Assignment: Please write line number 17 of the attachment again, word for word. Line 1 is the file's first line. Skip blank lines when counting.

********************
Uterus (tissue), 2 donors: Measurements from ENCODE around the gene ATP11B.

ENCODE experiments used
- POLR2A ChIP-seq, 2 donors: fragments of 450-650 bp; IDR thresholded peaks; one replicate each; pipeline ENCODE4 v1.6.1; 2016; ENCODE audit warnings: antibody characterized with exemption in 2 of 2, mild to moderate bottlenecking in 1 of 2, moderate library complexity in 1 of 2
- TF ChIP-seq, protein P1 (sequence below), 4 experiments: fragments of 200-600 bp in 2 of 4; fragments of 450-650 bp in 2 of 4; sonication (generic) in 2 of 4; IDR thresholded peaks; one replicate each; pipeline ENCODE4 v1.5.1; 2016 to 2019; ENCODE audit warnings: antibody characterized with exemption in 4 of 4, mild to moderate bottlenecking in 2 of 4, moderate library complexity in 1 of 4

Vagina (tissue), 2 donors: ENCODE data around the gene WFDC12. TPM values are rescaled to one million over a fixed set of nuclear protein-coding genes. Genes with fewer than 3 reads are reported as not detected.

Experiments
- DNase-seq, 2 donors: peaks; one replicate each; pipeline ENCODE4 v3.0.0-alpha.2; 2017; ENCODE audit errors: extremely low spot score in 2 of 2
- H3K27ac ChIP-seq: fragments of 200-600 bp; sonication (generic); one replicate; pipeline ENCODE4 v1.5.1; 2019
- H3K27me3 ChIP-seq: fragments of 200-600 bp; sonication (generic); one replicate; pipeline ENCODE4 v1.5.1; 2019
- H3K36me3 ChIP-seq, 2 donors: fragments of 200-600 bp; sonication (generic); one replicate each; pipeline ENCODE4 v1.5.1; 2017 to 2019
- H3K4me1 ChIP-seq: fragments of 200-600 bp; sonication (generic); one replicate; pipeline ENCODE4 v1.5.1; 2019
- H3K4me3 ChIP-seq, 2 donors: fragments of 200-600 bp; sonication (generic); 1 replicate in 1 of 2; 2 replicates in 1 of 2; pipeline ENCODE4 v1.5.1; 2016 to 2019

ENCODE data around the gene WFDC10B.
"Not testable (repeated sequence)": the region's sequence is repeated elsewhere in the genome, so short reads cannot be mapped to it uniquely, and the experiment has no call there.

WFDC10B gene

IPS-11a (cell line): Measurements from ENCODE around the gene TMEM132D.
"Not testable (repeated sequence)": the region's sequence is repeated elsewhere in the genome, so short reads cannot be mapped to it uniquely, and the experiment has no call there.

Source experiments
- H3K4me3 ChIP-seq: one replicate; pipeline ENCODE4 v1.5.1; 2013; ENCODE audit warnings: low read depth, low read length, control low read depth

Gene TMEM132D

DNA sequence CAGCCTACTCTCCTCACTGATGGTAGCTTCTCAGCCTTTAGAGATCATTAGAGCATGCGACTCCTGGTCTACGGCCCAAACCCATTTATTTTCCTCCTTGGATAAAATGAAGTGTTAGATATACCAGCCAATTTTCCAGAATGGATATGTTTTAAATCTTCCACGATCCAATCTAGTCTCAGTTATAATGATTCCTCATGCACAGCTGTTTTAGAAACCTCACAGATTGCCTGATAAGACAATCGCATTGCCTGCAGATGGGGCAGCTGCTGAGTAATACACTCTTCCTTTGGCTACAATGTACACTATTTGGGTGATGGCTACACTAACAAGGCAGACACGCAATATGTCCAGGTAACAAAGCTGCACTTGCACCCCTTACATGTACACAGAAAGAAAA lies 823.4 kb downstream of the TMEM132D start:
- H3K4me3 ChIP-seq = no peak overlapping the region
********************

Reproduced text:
"Not testable (repeated sequence)": the region's sequence is repeated elsewhere in the genome, so short reads cannot be mapped to it uniquely, and the experiment has no call there.